We need a new classification for these types of half breeds that get some of their energy through the latent heat release process etc, but are 'clearly' not what we think of as sub-tropical storms that will either stay that way, or go all tropical, or after a few days, get picked up by an upper TROF and pulled north where they transition back to a fully non-tropical low.
And here is what Senior Hurricane Specialist James Franklin from the National Hurricane Center had to say about the system in an email I received:
The system was of frontal origin, that much is clear. But I believe the frontal structure was eventually lost (no way to know for sure). The convective structure resembled a tropical, rather than subtropical cyclone, and the radius of maximum winds (based on QuikSCAT) was very close to the center, also more typical of tropical cyclones. It was, for most of its existence, under an upper low, typical of subtropical cyclones. However, it was developing a modest mid to upper lever warm core, moving toward tropical structure. So structurally, on balance, it was more tropical than subtropical.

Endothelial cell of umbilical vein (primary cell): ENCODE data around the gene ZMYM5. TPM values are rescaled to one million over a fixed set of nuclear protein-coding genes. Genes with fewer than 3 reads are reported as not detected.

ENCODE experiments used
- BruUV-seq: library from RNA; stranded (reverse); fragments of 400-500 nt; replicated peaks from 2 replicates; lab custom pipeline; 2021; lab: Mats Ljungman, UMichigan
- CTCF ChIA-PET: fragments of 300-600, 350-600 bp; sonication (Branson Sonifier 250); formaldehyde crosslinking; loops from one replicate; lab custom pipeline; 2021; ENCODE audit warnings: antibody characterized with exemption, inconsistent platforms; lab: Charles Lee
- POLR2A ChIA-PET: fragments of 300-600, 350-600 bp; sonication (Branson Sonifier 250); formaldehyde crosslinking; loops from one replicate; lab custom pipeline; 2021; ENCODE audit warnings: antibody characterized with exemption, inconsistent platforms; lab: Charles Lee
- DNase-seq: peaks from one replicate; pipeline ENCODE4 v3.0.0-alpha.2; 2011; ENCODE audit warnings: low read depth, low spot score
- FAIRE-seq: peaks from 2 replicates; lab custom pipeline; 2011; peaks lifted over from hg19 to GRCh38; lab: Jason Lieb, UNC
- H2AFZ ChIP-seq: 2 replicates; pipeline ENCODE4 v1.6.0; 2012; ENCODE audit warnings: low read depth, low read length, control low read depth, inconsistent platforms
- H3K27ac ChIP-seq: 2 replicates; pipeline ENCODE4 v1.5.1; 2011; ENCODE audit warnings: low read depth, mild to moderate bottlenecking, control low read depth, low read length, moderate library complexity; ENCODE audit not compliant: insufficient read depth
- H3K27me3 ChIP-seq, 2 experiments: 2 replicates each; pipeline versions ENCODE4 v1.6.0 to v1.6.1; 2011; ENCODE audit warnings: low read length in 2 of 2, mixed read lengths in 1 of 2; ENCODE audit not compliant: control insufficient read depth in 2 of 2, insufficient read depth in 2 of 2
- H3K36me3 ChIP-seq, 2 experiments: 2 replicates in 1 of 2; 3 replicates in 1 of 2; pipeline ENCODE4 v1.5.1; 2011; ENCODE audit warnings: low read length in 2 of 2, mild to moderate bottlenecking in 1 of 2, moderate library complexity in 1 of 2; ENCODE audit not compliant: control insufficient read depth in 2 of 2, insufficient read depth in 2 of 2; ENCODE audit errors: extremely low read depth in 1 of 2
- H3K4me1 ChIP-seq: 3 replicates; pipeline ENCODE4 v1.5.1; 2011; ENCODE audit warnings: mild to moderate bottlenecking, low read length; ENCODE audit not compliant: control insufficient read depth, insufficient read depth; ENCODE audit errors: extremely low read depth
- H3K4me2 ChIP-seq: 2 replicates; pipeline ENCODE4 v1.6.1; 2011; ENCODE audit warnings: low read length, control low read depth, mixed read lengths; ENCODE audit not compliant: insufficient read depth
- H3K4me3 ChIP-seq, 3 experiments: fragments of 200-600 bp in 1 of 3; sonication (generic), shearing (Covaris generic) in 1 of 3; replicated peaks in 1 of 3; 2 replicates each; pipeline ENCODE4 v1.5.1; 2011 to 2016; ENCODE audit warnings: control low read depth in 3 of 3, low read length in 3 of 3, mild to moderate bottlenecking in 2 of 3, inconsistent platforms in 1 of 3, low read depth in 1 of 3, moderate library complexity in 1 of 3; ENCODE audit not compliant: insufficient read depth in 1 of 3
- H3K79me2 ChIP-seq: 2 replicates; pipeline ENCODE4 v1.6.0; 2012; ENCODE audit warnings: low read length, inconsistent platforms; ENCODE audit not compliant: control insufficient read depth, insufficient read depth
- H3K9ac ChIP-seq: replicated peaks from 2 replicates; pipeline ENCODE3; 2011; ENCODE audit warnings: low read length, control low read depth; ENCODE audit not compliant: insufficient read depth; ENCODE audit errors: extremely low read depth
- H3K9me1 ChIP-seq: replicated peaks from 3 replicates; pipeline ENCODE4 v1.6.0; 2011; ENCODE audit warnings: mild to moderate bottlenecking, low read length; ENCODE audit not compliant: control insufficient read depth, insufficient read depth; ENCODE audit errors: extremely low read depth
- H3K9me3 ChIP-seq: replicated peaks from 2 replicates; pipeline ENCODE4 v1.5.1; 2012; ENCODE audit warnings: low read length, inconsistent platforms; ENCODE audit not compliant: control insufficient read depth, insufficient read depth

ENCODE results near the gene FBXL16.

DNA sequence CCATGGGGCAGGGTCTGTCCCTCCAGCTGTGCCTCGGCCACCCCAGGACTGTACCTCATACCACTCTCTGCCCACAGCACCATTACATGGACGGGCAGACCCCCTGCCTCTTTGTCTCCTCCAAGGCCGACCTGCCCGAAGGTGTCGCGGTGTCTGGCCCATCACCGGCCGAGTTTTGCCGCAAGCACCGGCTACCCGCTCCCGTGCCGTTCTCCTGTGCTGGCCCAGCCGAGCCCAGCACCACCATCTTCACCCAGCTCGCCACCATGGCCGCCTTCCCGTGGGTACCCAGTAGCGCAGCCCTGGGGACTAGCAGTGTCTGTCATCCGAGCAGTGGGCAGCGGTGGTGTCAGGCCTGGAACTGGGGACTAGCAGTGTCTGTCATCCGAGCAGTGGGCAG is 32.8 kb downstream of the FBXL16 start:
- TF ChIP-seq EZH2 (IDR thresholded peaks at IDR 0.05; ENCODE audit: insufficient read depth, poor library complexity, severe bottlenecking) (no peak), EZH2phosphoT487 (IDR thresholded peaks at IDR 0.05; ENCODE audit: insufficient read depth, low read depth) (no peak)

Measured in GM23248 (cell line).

However - it was over sub 18C water, and part of the definition of a tropical cyclone is that it originates over tropical or subtropical waters. This one didn't, so it's not a tropical cyclone by our operational definition, even though it had some of the characteristics of one.